Meeting News CoverageFrom OT Europe

Speaker: Adjuvants may help resolve nonunions after failed bone grafting

BELFAST, NORTHERN IRELAND — A presenter at the British Orthopaedic Association Annual Congress, here, said orthopaedic surgeons should familiarize themselves with adjuvant treatment options for nonunions, because this is an increasingly challenging problem.

Platelet-rich plasma (PRP), low-intensity pulsed ultrasound (LIPU) and other therapies may prove helpful in difficult cases, but Amer Shoaib, MRCS, FRCS(Orth), said many of these methods lack sufficient scientific evidence.

“There a few types of adjuvant therapy that do not involve open surgery. All of these seem to have good level 4 evidence to support their use, but there are few which have good-quality level 1 evidence,” Shoaib, of Manchester Royal Hospital in the United Kingdom, said.

He also discussed the role of bone marrow aspirate and extracorporeal shock wave therapy (ESWT) in resolving nonunion fractures.

“There seems to be effective treatment, but we cannot be confident quantitatively about how much they add to our fracture treatment because there have not been properly controlled trials. But, they may be a good option when autologous bone grafting has failed or in patients awaiting reconstruction surgery. And often, psychologically for the patients, it is a benefit to them to think they are doing something, especially if we can justify using this on the basis of the level 4 evidence,” he said.

He noted LIPU, of which the Exogen (Bioventus) system is an example, is a device patients wear that transmits low-intensity energy. The technology has many level 4 studies and one level 1 paper, which is the same study the U.K. National Institute for Health and Care Excellence (NICE) cited in its technology assessment, Shoaib said. He said LIPU devices are worn various amounts of time — some up to 3 hours daily — which may be a downside of their use.

Of bone marrow aspirate, Shoaib said high-level evidence is lacking, but “it could be an alternative to autologous bone grafting.”

Shoaib noted PRP has been described as an approach that may help jumpstart healing due to the cytokines it contains. However, “NICE has been less positive because of a lack of evidence,” he said.

For ESWT, “The success rates seem to be fairly high and there are potential savings of 65% to 85% compared to autologous bone grafting, so there may be benefits socially. There may be a role for this in patients awaiting surgery or awaiting referral for limb reconstruction surgery,” he said. – by Susan M. Rapp

 

Reference:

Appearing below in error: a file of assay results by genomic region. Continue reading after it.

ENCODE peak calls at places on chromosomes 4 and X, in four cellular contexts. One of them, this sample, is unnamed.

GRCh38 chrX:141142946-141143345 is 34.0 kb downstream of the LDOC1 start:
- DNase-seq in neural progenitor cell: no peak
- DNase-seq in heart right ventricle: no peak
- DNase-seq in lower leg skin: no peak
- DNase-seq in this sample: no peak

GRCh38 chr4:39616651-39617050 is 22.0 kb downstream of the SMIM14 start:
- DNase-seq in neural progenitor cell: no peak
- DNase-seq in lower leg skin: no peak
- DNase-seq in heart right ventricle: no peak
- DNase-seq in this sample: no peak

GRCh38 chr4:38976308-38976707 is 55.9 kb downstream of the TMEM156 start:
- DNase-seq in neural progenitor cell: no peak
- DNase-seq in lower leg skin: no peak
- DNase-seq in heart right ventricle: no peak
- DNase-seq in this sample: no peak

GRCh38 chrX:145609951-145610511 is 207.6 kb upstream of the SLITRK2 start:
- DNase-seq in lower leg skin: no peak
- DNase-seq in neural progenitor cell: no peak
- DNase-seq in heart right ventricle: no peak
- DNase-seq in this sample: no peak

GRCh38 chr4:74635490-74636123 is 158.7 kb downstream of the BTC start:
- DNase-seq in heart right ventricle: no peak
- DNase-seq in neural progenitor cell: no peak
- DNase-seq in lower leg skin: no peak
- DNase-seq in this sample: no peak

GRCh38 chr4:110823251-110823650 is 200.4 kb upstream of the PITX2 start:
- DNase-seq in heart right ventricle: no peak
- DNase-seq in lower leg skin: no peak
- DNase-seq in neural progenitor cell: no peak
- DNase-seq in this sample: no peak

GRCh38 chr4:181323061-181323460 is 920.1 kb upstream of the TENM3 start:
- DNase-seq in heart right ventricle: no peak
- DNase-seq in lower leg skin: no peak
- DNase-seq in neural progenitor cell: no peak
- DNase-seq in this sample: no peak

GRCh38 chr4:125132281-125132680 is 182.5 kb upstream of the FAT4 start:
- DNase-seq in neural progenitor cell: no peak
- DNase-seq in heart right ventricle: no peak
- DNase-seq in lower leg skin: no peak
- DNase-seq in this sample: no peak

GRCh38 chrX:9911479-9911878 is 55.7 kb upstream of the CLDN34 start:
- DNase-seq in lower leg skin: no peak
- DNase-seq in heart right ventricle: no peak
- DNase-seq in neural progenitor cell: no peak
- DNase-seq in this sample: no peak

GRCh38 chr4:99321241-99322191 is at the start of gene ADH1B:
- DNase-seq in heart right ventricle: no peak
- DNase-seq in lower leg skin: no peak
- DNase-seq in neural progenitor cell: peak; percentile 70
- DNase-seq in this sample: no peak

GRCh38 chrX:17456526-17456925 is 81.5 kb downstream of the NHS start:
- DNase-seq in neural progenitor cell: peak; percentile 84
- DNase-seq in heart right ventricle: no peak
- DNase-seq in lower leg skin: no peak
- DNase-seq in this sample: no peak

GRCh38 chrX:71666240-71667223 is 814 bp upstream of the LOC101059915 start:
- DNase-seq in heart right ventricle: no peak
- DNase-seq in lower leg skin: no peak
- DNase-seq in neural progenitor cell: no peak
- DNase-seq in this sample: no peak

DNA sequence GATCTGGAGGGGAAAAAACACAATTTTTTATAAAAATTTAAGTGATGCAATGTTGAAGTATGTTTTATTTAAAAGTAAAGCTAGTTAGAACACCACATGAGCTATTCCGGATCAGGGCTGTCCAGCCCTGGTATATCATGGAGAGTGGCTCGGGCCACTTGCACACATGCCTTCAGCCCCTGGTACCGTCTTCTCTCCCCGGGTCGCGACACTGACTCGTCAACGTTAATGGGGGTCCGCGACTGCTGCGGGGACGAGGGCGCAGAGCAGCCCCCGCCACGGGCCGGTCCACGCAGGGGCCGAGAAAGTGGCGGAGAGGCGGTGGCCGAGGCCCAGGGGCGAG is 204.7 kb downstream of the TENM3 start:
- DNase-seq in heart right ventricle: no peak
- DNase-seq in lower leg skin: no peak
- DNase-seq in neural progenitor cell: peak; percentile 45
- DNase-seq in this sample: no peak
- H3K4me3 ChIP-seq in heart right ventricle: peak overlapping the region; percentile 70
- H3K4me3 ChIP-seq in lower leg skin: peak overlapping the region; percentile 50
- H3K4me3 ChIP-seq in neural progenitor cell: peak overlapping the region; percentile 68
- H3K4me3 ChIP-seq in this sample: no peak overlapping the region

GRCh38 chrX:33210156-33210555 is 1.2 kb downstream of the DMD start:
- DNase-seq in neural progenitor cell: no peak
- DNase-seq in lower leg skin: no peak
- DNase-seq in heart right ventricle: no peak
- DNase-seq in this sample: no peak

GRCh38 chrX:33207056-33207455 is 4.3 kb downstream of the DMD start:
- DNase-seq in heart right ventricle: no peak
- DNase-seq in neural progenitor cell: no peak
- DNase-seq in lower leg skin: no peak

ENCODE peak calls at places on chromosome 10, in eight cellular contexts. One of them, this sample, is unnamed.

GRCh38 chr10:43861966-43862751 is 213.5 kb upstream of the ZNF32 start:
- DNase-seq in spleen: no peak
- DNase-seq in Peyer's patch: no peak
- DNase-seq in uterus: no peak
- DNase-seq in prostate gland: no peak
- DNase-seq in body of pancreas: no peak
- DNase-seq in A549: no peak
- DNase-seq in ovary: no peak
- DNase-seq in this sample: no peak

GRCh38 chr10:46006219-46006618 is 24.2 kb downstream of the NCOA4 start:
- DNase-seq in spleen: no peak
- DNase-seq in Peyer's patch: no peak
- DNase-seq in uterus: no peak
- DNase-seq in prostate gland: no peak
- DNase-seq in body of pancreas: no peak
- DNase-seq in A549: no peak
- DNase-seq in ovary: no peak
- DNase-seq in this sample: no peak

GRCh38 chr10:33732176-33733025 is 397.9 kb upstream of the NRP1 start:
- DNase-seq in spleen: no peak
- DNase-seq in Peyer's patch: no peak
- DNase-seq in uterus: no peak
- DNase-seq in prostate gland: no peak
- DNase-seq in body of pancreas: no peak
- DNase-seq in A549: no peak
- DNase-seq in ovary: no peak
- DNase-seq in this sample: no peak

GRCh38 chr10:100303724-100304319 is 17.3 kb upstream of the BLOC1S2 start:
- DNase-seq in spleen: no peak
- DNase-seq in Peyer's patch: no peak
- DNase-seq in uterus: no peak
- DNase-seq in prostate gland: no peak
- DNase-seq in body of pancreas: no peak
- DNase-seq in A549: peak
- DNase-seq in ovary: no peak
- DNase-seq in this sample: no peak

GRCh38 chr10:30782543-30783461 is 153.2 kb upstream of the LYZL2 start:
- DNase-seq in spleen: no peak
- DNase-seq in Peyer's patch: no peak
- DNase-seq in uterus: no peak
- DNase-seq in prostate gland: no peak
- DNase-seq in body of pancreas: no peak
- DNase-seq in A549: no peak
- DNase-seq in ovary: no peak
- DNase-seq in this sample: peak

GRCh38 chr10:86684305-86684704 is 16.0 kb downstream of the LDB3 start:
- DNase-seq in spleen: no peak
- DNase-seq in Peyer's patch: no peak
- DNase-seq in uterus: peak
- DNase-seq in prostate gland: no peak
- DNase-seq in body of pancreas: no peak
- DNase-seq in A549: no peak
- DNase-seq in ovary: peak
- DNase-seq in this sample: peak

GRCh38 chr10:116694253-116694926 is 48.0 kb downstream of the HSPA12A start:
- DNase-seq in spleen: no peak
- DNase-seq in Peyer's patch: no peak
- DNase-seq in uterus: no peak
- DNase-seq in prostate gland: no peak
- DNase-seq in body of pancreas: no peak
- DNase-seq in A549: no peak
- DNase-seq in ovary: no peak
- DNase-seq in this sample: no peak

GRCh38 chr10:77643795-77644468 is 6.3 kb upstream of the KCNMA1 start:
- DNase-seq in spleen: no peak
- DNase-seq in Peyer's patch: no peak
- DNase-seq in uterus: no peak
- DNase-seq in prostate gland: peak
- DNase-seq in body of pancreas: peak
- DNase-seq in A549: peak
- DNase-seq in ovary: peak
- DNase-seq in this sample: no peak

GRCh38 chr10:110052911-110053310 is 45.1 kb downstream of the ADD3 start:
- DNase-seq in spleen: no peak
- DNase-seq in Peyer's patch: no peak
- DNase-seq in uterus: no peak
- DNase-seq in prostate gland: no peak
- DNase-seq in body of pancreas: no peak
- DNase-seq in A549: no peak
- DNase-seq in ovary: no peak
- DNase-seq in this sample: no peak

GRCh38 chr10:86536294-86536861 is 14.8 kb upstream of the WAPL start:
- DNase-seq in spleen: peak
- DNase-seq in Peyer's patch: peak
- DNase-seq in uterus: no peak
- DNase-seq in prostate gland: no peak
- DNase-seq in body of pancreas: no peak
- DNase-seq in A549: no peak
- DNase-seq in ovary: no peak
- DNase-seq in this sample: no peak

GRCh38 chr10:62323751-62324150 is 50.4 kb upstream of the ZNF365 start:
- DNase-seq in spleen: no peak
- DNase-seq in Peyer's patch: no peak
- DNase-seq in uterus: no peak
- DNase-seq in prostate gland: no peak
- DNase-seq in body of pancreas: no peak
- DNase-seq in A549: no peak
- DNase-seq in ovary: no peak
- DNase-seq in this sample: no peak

Shoaib A. The evidence for adjuvants in the management of nonunions. Presented at: British Orthopaedic Association Annual Congress; Sept. 13-16, 2016; Belfast, Northern Ireland.

Disclosure: Shoaib reports no relevant financial disclosures.

BELFAST, NORTHERN IRELAND — A presenter at the British Orthopaedic Association Annual Congress, here, said orthopaedic surgeons should familiarize themselves with adjuvant treatment options for nonunions, because this is an increasingly challenging problem.

Platelet-rich plasma (PRP), low-intensity pulsed ultrasound (LIPU) and other therapies may prove helpful in difficult cases, but Amer Shoaib, MRCS, FRCS(Orth), said many of these methods lack sufficient scientific evidence.

“There a few types of adjuvant therapy that do not involve open surgery. All of these seem to have good level 4 evidence to support their use, but there are few which have good-quality level 1 evidence,” Shoaib, of Manchester Royal Hospital in the United Kingdom, said.

He also discussed the role of bone marrow aspirate and extracorporeal shock wave therapy (ESWT) in resolving nonunion fractures.

“There seems to be effective treatment, but we cannot be confident quantitatively about how much they add to our fracture treatment because there have not been properly controlled trials. But, they may be a good option when autologous bone grafting has failed or in patients awaiting reconstruction surgery. And often, psychologically for the patients, it is a benefit to them to think they are doing something, especially if we can justify using this on the basis of the level 4 evidence,” he said.

He noted LIPU, of which the Exogen (Bioventus) system is an example, is a device patients wear that transmits low-intensity energy. The technology has many level 4 studies and one level 1 paper, which is the same study the U.K. National Institute for Health and Care Excellence (NICE) cited in its technology assessment, Shoaib said. He said LIPU devices are worn various amounts of time — some up to 3 hours daily — which may be a downside of their use.

Of bone marrow aspirate, Shoaib said high-level evidence is lacking, but “it could be an alternative to autologous bone grafting.”

Shoaib noted PRP has been described as an approach that may help jumpstart healing due to the cytokines it contains. However, “NICE has been less positive because of a lack of evidence,” he said.

For ESWT, “The success rates seem to be fairly high and there are potential savings of 65% to 85% compared to autologous bone grafting, so there may be benefits socially. There may be a role for this in patients awaiting surgery or awaiting referral for limb reconstruction surgery,” he said. – by Susan M. Rapp

 

Reference:

Shoaib A. The evidence for adjuvants in the management of nonunions. Presented at: British Orthopaedic Association Annual Congress; Sept. 13-16, 2016; Belfast, Northern Ireland.

Disclosure: Shoaib reports no relevant financial disclosures.

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